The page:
The older nature of our hard drive test system has ruffled feathers recently, but it should more than suffice for our purposes today. While this rig is built around a Pentium 4 processor and 955X chipset running Windows XP, that's been more than enough horsepower to wring impressive performances from Intel's wicked-fast X25-E enterprise-class SSD, Western Digital's latest 10k-RPM VelociRaptor, and the fastest mechanical desktop drives from Hitachi, Samsung, Seagate, and Western Digital. Surely, this system can keep up with a handful of 500GB notebook drives.
It's also worth noting that the Serial ATA specification hasn't changed since this test system was put together. Intel's ICH7R south bridge may be a few generations old, but its storage controller is virtually identical to what you'll find inside the latest ICH10R. In fact, notebook-specific chipsets typically use mobile versions of older south bridge chips. For example, Intel's most recent performance-oriented mobile chipset, the GS45 Express, draws its south bridge component from the ICH9 family.
We've observed that some solid-state drives handle Windows XP better than others. XP was designed with mechanical storage in mind, and its default partition offset apparently creates problems with some SSD architectures. That won't be an issue for our mechanical drives, nor is it troublesome for the Intel X25-M SSD we've included in the results as a point of reference. According to Intel, the X25-M is alignment-agnostic, so it doesn't require special tuning under Windows XP. The test results we've included from the X25-M are from the drive in a used rather than factory-fresh state, to best illustrate how it will perform with prolonged use.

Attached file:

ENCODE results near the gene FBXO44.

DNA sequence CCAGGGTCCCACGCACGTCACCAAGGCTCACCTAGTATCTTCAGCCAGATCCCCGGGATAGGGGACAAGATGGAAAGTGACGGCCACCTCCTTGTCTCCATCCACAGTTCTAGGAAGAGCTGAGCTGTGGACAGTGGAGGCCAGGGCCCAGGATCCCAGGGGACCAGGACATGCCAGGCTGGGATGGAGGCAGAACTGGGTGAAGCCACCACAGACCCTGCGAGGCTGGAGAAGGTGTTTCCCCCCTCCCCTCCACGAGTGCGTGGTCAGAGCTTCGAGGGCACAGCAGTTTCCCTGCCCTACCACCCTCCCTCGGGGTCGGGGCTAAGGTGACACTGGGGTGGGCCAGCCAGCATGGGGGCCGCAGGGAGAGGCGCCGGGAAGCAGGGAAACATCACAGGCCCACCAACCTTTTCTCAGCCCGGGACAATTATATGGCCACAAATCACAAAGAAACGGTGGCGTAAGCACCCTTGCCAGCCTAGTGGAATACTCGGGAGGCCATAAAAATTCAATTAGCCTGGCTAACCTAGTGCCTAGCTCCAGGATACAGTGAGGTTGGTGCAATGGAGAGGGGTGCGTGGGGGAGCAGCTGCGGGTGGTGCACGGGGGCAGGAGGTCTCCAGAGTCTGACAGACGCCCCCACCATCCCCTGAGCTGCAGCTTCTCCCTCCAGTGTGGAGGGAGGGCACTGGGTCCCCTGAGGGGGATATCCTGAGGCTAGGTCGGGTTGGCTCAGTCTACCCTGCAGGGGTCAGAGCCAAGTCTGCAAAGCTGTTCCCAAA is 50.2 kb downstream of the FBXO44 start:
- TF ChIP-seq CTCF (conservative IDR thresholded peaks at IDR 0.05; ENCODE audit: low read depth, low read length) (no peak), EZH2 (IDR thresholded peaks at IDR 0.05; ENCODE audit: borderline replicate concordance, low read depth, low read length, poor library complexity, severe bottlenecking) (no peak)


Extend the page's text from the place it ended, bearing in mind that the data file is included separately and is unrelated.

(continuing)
That said, we do have a new storage test platform cranking away. Stay tuned.
Our testing methods
All tests were run three times, and their results were averaged, using the following test system.
|Processor||Pentium 4 Extreme Edition 3.4GHz|
|System bus||800MHz (200MHz quad-pumped)|
|Motherboard||Asus P5WD2 Premium|
|North bridge||Intel 955X MCH|
|South bridge||Intel ICH7R|
|Chipset drivers||Chipset 18.104.22.1683
|Memory size||1GB (2 DIMMs)|
|Memory type||Micron DDR2 SDRAM at 533MHz|
|CAS latency (CL)||3|
|RAS to CAS delay (tRCD)||3|
|RAS precharge (tRP)||3|
|Cycle time (tRAS)||8|
|Graphics||Radeon X700 Pro 256MB with CATALYST 5.7 drivers|
Intel X25-M 80GB with 8820 firmware
Hitachi Travelstar 7K500.B
Samsung Spinpoint M7
Seagate Momentus 5400.6
Seagate Momentus 7200.4
Western Digital Scorpio Blue
|OS||Windows XP Professional|
|OS updates||Service Pack 2|
Our test system was powered by an OCZ PowerStream power supply unit.
We used the following versions of our test applications:
The test systems' Windows desktop was set at 1280x1024 in 32-bit color at an 85Hz screen refresh rate. Vertical refresh sync (vsync) was disabled for all tests.
All the tests and methods we employed are publicly available and reproducible. If you have questions about our methods, hit our forums to talk with us about them.
|Motorola unveils affordable Moto G5 and G5 Plus handsets||13|
|Join us as we unbox AMD's Ryzen review kit live||62|
|HP Pro x2 612 G2 is a convertible you can upgrade||5|
|PlayStation VR steadily approaches one million units sold||8|
|Panasonic Toughbook CF-33 will crack the floor you drop it on||8|
|Lenovo Yoga 720 and 520 convertibles check all the right boxes||17|
|Huawei P10 phones mash more data together for better pictures||4|
|LG goes long with its upcoming G6 smartphone||31|
|In the lab: Asus' Tinker Board SBC||16|
|Best part of the article? We're flying home with Ryzen review samples as of this writing.||+46|